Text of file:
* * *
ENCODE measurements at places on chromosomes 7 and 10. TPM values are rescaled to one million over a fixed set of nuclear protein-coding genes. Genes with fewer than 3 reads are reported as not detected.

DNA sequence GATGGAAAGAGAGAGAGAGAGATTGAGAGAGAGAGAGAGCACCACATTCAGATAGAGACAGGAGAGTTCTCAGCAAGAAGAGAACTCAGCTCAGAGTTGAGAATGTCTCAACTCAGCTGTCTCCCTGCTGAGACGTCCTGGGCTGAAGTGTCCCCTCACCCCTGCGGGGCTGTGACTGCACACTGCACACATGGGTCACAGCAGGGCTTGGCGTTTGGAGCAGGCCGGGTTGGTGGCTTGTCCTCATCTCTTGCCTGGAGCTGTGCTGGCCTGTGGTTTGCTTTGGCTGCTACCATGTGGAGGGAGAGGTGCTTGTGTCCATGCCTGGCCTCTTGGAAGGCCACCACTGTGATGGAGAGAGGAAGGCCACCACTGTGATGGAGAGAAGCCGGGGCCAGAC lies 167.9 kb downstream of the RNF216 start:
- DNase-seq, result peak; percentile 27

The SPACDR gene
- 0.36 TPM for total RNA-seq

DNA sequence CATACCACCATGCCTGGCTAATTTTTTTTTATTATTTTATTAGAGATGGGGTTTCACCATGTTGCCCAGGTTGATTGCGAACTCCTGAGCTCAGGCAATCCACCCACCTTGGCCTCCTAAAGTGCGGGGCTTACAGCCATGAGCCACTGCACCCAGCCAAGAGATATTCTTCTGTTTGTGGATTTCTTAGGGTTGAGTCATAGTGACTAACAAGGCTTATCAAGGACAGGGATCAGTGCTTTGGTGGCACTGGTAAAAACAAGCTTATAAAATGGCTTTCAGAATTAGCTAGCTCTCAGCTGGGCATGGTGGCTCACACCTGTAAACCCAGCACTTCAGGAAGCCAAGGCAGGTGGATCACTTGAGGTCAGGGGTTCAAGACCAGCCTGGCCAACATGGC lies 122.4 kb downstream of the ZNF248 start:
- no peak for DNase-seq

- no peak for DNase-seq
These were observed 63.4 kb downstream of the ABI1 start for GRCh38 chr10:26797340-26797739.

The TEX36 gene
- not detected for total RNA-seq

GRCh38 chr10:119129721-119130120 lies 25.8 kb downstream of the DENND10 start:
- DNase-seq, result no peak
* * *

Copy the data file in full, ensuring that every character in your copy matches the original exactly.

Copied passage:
ENCODE measurements at places on chromosomes 7 and 10. TPM values are rescaled to one million over a fixed set of nuclear protein-coding genes. Genes with fewer than 3 reads are reported as not detected.

DNA sequence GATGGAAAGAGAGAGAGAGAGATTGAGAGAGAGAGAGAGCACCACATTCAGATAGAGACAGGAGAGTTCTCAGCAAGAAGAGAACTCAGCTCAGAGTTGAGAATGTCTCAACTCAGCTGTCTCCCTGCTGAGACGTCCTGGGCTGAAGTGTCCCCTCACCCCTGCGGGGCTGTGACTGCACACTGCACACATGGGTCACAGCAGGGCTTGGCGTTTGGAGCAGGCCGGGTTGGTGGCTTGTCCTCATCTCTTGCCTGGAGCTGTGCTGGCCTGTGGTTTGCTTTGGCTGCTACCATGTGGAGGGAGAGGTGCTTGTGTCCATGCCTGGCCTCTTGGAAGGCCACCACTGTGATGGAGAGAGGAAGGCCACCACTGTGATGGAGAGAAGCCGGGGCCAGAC lies 167.9 kb downstream of the RNF216 start:
- DNase-seq, result peak; percentile 27

The SPACDR gene
- 0.36 TPM for total RNA-seq

DNA sequence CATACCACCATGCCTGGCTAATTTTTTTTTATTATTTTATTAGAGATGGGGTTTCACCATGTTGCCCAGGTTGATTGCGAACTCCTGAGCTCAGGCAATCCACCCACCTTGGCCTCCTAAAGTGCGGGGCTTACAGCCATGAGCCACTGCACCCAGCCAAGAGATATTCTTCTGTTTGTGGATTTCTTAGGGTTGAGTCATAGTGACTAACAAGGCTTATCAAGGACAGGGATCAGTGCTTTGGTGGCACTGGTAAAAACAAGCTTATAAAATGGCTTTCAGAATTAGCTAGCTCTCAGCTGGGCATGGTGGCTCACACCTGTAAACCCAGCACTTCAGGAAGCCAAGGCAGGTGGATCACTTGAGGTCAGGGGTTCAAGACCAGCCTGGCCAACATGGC lies 122.4 kb downstream of the ZNF248 start:
- no peak for DNase-seq

- no peak for DNase-seq
These were observed 63.4 kb downstream of the ABI1 start for GRCh38 chr10:26797340-26797739.

The TEX36 gene
- not detected for total RNA-seq

GRCh38 chr10:119129721-119130120 lies 25.8 kb downstream of the DENND10 start:
- DNase-seq, result no peak